(Reuters) - Amec Plc (>> AMEC plc), a British engineering and project management firm, cut its revenue growth forecast for this year as customers cut back on oil and gas exploration.
Amec's shares fell as much as 3.3 percent after it reported a 30 percent fall in first-half profit as a stronger pound overshadowed an increase in orders.
The company said it expects a "modest" growth in underlying revenue in 2014. It had earlier forecast "good" underlying revenue growth.
"The general guidance is that ... (underlying revenue growth) is going to be 'lowish' single digits as opposed to 'highish' single digits," Chief Financial Officer Ian McHoul told Reuters on Thursday.
Amec, which mainly serves the oil and gas industry, said lower exploration in key markets such as the North Sea was partially offsetting the strong growth in the clean energy and Middle East oil and gas markets.
The company's underlying revenue, which excludes currency fluctuations and other one-offs, grew 4 percent in the first six months of the year. Underlying revenue grew 2 percent last year.
But, overall revenue fell 7 percent to 1.86 billion pounds in the six months to June 30, as currency changes reduced 160 million pounds from revenue.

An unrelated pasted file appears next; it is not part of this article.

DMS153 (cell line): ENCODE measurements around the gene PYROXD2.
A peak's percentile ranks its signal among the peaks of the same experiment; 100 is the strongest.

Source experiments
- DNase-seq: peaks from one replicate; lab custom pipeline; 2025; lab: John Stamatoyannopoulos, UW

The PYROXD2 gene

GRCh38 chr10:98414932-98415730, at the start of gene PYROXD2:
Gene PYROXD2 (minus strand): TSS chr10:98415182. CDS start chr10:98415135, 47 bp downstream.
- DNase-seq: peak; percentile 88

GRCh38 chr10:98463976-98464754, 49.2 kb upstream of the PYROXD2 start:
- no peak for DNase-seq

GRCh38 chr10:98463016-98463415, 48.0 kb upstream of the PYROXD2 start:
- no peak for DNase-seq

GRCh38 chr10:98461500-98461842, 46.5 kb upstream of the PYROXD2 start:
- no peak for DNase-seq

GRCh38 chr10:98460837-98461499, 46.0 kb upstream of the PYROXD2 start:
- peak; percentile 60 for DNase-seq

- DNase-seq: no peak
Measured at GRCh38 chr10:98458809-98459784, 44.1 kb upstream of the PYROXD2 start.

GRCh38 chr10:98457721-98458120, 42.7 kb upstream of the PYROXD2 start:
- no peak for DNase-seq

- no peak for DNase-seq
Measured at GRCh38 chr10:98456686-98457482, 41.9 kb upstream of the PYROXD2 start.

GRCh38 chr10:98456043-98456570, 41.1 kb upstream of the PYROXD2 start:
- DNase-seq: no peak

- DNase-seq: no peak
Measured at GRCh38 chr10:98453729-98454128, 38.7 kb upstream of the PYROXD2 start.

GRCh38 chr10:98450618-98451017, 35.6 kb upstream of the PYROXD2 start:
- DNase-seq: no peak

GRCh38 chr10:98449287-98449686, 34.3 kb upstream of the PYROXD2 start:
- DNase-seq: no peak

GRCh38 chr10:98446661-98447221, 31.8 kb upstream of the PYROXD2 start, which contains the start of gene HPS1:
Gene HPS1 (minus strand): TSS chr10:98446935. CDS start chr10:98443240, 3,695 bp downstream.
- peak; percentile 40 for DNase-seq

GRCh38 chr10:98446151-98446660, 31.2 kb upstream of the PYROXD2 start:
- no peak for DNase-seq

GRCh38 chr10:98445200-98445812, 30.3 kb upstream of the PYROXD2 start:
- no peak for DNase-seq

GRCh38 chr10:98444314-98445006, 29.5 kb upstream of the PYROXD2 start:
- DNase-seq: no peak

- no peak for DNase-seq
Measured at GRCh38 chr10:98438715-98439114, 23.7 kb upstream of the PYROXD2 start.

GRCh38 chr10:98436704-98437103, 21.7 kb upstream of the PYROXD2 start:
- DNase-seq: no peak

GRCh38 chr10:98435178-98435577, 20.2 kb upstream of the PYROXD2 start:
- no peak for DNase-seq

The pound gained 3.3 percent against the U.S. dollar <GBP=> and 3.7 percent against the euro <GBPEUR=> in the same period.
Amec's pretax profit fell to 83 million pounds from 118 million pounds.
McHoul said while Amec's underlying margins were stable, they were likely to fall modestly as the company got more contracts from lower-margin businesses such as clean energy.
Clean energy is the company's fastest growing business. Amec also operates in the mining, nuclear power and infrastructure sectors.
About 60 percent of Amec's revenue comes from the Americas and nearly 30 percent from Europe. However, McHoul said regions other than these two were the stronger parts of the business.
The company bought Swiss rival Foster Wheeler AG (>> Foster Wheeler AG) earlier this year to expand in Latin America and the Middle East, and enter the U.S. midstream market.
Amec said on Thursday the closing of the deal was pushed back to the early part of the fourth quarter from the end of the third quarter.
The group's order book fell to 4.2 billion pounds at June 30 from 3.9 billion pounds a year earlier.
The company's shares were up 0.5 percent at 1094 pence at 1248 GMT. They earlier were down as much as 3.3 percent, making them one of the biggest losers on the FTSE-250 Midcap Index <.FTMC>.
(Reporting by Abhiram Nandakumar in Bangalore; Editing by Robin Paxton, Gopakumar Warrier and Savio D'Souza)
By Abhiram Nandakumar